The College Board has announced that some of those to whom it sends e-mail messages have had those addresses captured by a hacker of its e-mail provider. All of those whose e-mail addresses were captured were sent an e-mail, so those who have not been notified should not be affected. The College Board said that names and e-mail addresses -- but not Social Security numbers (which the College Board doesn't have and so were not in danger of being stolen) -- were captured by the hacker.
Higher Education Quick Takes
The top recipient of federal student aid in Virginia is Liberty University, which last year took in $445 million in such funds, largely because of the rapid growth of Liberty's online programs, The News & Advance reported. While Liberty has 12,000 residential students, it now has 52,000 online students. The news has prompted considerable online commentary about the flow of funds to Liberty at a time that conservative lawmakers are trying to cut Pell Grants and other programs. Salon noted that Liberty received more federal funds last year than the Corporation for Public Broadcasting.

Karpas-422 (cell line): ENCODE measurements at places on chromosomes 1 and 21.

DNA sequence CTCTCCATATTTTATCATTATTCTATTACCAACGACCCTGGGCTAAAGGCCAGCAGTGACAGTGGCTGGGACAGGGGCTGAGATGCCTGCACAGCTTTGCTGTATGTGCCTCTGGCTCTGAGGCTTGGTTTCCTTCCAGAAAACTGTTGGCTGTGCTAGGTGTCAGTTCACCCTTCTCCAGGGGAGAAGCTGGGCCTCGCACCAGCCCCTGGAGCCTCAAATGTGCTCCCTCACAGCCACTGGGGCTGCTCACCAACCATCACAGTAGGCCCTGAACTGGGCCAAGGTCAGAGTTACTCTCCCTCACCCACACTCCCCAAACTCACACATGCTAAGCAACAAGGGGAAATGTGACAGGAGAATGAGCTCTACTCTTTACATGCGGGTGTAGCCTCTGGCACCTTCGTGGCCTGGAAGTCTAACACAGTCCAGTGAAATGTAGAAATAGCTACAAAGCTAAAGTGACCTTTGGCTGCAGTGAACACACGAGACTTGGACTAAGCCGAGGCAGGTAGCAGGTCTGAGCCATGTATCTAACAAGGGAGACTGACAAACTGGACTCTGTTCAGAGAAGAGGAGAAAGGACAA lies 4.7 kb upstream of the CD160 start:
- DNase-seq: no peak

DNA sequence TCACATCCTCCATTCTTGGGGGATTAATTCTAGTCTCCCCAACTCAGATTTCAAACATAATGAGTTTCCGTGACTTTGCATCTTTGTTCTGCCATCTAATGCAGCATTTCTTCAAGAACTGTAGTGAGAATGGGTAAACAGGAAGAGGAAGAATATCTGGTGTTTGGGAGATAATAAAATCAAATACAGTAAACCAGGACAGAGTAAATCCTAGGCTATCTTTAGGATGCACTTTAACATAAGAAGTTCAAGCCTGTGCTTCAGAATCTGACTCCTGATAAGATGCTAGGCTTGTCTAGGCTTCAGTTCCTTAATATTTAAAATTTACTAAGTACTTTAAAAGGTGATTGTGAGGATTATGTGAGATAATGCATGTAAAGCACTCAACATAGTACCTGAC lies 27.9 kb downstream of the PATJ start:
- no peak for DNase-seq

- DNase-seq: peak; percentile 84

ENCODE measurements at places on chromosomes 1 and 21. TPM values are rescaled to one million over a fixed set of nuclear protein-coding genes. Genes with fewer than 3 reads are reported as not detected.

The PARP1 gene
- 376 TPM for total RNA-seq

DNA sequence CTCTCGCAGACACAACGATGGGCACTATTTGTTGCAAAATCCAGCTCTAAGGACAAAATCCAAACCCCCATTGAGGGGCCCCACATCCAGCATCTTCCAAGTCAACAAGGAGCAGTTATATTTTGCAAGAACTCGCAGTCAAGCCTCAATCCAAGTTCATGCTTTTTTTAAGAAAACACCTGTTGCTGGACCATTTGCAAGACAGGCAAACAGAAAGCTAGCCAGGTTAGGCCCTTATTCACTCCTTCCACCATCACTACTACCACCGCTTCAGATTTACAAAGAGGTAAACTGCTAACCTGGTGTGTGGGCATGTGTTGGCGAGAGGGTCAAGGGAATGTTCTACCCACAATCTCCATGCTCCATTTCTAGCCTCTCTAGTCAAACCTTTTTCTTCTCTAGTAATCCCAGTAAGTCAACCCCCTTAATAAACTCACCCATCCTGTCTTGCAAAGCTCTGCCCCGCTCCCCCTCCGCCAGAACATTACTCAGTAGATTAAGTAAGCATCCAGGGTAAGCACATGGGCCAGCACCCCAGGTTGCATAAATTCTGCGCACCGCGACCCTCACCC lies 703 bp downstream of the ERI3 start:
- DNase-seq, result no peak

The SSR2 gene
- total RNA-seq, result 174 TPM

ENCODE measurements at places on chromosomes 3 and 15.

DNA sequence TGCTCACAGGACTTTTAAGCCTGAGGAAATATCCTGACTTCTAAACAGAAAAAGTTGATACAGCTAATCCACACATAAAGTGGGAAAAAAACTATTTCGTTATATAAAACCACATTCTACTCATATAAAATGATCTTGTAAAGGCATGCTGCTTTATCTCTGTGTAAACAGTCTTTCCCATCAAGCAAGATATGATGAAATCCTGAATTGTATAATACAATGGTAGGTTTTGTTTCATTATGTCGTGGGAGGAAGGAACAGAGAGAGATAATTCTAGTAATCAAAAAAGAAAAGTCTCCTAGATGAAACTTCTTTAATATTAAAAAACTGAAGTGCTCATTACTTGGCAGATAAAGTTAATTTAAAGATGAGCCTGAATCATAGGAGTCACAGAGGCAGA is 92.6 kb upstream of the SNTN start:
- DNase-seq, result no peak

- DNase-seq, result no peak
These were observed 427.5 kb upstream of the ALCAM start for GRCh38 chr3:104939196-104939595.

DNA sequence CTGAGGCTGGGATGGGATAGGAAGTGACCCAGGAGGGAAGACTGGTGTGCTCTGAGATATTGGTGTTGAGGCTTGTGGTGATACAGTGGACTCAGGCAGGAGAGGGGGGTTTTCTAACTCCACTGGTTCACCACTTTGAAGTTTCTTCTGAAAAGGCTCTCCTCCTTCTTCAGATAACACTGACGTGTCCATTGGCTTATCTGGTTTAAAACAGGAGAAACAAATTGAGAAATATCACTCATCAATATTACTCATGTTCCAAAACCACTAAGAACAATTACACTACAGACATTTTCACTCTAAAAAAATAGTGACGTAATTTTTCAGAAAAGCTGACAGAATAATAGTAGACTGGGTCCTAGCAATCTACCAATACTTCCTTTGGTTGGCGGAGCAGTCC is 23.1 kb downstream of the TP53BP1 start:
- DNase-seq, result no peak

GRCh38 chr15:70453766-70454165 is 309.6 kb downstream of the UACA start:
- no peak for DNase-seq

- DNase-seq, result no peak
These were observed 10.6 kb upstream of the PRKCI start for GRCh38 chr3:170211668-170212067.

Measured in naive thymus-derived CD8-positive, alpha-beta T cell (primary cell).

Frank Trocki announced Tuesday that he would resign as chancellor of Montana State University-Northern, The Havre Daily News reported. Trocki is in his second year in office. The announcement came after the president of Montana State University called off two searches for administrators at Northern, saying that the university needed to review whether the searches were marred by procedural errors.
Faculty members at Edison State College have voted no confidence, overwhelmingly, in Kenneth Walker, the president, and James Browder, the senior vice president, The Naples Daily News reported. Faculty members have been complaining for some time about the management of the college. Last week, Walker was able to delay a vote of no confidence by promising various reforms, including the reassignment of Browder. A spokeswoman for the college said that "certainly, Dr. Walker and Dr. Browder take it extremely seriously, and Dr. Walker is hearing the message that the faculty is sending."